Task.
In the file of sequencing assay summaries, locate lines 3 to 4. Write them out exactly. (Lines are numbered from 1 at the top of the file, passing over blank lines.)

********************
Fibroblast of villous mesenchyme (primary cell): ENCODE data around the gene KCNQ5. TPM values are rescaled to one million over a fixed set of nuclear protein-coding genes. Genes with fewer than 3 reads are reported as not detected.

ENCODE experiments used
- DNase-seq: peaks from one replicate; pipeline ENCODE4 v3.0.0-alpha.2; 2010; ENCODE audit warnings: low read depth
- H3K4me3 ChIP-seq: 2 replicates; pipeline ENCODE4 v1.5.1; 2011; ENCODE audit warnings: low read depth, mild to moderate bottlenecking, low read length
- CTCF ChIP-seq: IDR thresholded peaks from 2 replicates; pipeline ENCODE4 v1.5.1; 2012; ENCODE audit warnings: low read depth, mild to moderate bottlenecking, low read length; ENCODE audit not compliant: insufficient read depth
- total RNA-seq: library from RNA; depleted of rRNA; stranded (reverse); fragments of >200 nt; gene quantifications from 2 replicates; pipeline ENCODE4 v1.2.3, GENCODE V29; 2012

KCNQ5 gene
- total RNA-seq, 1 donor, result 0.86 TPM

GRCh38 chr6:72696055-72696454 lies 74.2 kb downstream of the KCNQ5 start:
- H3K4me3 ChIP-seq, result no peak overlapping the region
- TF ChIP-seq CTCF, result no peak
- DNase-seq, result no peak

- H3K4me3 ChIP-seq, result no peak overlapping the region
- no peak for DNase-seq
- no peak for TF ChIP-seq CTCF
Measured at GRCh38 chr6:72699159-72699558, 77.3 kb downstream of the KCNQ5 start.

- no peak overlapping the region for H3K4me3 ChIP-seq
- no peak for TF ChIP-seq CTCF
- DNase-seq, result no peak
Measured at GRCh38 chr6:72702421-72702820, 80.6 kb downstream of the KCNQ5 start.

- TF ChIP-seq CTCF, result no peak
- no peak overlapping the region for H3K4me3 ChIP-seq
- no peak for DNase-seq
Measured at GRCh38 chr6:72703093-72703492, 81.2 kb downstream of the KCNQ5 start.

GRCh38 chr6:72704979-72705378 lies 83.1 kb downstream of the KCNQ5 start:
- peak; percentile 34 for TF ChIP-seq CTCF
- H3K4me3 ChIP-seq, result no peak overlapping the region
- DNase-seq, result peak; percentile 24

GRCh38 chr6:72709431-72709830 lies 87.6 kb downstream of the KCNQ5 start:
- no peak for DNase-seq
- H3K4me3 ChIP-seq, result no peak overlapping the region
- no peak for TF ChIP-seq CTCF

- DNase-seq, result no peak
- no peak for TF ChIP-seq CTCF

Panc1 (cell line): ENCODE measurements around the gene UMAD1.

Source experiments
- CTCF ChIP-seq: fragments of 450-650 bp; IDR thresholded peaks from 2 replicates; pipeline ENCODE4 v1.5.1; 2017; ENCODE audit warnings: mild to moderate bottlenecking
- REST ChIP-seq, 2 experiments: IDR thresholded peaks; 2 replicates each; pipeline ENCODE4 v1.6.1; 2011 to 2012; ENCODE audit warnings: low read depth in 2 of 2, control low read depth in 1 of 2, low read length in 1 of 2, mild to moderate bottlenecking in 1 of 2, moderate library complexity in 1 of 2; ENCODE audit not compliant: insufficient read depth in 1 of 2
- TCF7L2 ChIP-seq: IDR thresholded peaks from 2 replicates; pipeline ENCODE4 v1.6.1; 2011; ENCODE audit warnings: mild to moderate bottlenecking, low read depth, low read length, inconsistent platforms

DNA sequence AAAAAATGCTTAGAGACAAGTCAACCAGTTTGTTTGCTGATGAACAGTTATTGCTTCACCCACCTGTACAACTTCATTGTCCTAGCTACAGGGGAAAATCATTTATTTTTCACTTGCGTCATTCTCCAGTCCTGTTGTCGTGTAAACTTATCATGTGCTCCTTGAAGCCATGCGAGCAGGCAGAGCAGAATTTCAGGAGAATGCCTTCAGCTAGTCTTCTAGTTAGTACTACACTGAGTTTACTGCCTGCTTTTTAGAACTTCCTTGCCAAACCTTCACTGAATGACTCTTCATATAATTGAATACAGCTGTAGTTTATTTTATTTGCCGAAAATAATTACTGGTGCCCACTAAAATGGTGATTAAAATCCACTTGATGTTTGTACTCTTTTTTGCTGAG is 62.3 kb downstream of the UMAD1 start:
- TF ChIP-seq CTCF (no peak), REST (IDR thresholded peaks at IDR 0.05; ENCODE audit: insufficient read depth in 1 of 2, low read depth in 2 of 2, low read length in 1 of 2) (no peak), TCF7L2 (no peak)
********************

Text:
- DNase-seq: peaks from one replicate; pipeline ENCODE4 v3.0.0-alpha.2; 2010; ENCODE audit warnings: low read depth
- H3K4me3 ChIP-seq: 2 replicates; pipeline ENCODE4 v1.5.1; 2011; ENCODE audit warnings: low read depth, mild to moderate bottlenecking, low read length